By now, most of us are aware that much of the food we eat, in one way or another, contributes to the climate crisis. From food production and waste, to food consumption and diets – the way we produce, eat, store, discard, source and harvest our food can all play a direct role.
This is important to acknowledge because the food system emits a massive amount of the global greenhouse gas emissions – around 37%. And as our new research has found, how we cook our food also feeds into this.
Our study found that up to 61% of food-related greenhouse gases come from home cooking. We also found that different cooking methods and appliances emit different amounts of greenhouse gas emissions.
But the good news is there are things you can do to help reduce these emissions. Using more energy-efficient cooking methods and appliances can help, and would mean that the amount of greenhouse gas released could be up to 16 times lower for some foods.
In our study, we found that microwaves, slow cookers and pressure cookers have the lowest environmental impact, while ovens are the least sustainable way to cook. This is because they have high cooking times and energy demands – and also need to warm up before you can begin to cook your food.
Roasting vegetables in the oven, for example, can create up to 52%-78% of the total greenhouse gas emissions associated with vegetables (from production to distribution to consumption). While using the microwave for cooking, boiling and steaming could reduce greenhouse gas emissions by up to 78%.
Using a pressure cooker is another very energy-efficient cooking method that reduces the time taken to cook meat, pulses, potatoes and vegetables – particularly if it’s electric, as it uses 50% less energy than a stove-top pressure cooker.
Ditch the meat
We also found that different foods emit more emissions depending on how they are cooked. Cooking meat accounts for the highest amount of food-related emissions. This is due to the long cooking times and the method used – with roasting in the oven often preferred.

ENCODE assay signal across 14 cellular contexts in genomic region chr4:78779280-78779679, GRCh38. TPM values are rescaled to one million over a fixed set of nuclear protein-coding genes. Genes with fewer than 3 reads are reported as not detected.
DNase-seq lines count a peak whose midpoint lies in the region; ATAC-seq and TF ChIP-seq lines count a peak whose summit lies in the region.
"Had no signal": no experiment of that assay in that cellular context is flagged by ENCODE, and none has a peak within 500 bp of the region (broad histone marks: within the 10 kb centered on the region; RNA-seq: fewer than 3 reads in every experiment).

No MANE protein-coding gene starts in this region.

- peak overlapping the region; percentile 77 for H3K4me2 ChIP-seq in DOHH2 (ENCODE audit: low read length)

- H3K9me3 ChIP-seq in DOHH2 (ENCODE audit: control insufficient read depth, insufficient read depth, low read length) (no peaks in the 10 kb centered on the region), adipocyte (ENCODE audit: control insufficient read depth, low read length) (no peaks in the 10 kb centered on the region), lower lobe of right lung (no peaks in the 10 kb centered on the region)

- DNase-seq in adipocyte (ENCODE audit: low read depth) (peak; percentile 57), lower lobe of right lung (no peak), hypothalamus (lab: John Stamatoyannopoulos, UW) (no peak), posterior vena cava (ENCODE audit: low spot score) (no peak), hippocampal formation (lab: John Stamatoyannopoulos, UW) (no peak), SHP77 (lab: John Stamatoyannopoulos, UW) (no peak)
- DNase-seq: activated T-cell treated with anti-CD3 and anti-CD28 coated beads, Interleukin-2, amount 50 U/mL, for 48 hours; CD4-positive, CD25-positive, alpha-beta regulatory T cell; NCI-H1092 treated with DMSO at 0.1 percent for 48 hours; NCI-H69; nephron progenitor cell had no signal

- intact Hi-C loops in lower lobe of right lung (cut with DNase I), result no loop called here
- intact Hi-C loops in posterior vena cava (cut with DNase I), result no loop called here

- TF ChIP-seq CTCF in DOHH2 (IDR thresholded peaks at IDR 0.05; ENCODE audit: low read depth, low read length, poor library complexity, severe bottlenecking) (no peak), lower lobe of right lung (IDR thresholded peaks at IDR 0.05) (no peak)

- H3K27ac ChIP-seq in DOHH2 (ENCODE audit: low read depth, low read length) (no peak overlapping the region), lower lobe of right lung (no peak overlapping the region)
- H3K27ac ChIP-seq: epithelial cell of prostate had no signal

That said, emissions from the production of meat are far greater than those from cooking. So reducing your consumption of meat will generate larger impacts than just changing your cooking practices.
You could, for example, easily make your shepherds pie with pulses rather than mincemeat. Pulses are a rich source of protein and produce up to 29 times lower emissions than meat.
Of course, for some people the differences in taste, texture and aroma from microwave cooking compared to oven cooking, could be a barrier to completely changing cooking practices. But combining methods such as pre-cooking in a microwave would decrease the time required in the oven – and this is far better for the environment.
This is important because it’s ultimately the cooking time that determines the amount of greenhouse gas emissions released. But this figure is also tightly connected with the type of fuels used to cook. In the UK, for example, natural gas and electricity are the main cooking fuels. A greener electricity grid would help to reduce greenhouse gas emissions further – meaning cooking with electricity is likely to be even more favourable in the future (once the grid is greener).
But if you’re reading this looking at your beloved oven mournfully, fear not – as we believe that different cooking methods can complement each other to shorten the cooking times of unsustainable appliances and so can help to reduce the environmental impact that way.
So when it comes to making your Christmas dinner, think about ways you can reduce the use of your oven – maybe cook or pre-cook your vegetables in the microwave or pre-cook the meat in the pressure cooker and just finish them of in the oven.
You could also make use of the stove to start things off and finish them in the oven right at the end. And if it’s not too late, you could always add an electric slow cooker to your Christmas list!
Ximena Schmidt, Global Challenges Research Fellow, Brunel University London; Christian Reynolds, Senior Lecturer in Food Policy, City, University of London, and Sarah Bridle, Professor in the Physics Department, University of Manchester